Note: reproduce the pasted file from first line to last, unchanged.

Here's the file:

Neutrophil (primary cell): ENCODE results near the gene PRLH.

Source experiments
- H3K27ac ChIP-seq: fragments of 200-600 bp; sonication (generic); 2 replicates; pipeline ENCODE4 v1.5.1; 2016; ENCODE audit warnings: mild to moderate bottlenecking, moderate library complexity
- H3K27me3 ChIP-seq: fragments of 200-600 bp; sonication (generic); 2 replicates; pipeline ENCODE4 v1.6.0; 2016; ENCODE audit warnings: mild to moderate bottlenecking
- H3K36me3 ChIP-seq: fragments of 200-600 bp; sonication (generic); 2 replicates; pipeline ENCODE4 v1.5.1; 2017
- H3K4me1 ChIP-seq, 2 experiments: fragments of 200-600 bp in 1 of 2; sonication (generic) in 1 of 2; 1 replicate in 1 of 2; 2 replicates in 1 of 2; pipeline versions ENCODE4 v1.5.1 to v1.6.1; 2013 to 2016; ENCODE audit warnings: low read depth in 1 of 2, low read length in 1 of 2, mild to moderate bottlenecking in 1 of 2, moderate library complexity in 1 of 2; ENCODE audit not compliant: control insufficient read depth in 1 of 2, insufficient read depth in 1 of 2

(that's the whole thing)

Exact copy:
Neutrophil (primary cell): ENCODE results near the gene PRLH.

Source experiments
- H3K27ac ChIP-seq: fragments of 200-600 bp; sonication (generic); 2 replicates; pipeline ENCODE4 v1.5.1; 2016; ENCODE audit warnings: mild to moderate bottlenecking, moderate library complexity
- H3K27me3 ChIP-seq: fragments of 200-600 bp; sonication (generic); 2 replicates; pipeline ENCODE4 v1.6.0; 2016; ENCODE audit warnings: mild to moderate bottlenecking
- H3K36me3 ChIP-seq: fragments of 200-600 bp; sonication (generic); 2 replicates; pipeline ENCODE4 v1.5.1; 2017
- H3K4me1 ChIP-seq, 2 experiments: fragments of 200-600 bp in 1 of 2; sonication (generic) in 1 of 2; 1 replicate in 1 of 2; 2 replicates in 1 of 2; pipeline versions ENCODE4 v1.5.1 to v1.6.1; 2013 to 2016; ENCODE audit warnings: low read depth in 1 of 2, low read length in 1 of 2, mild to moderate bottlenecking in 1 of 2, moderate library complexity in 1 of 2; ENCODE audit not compliant: control insufficient read depth in 1 of 2, insufficient read depth in 1 of 2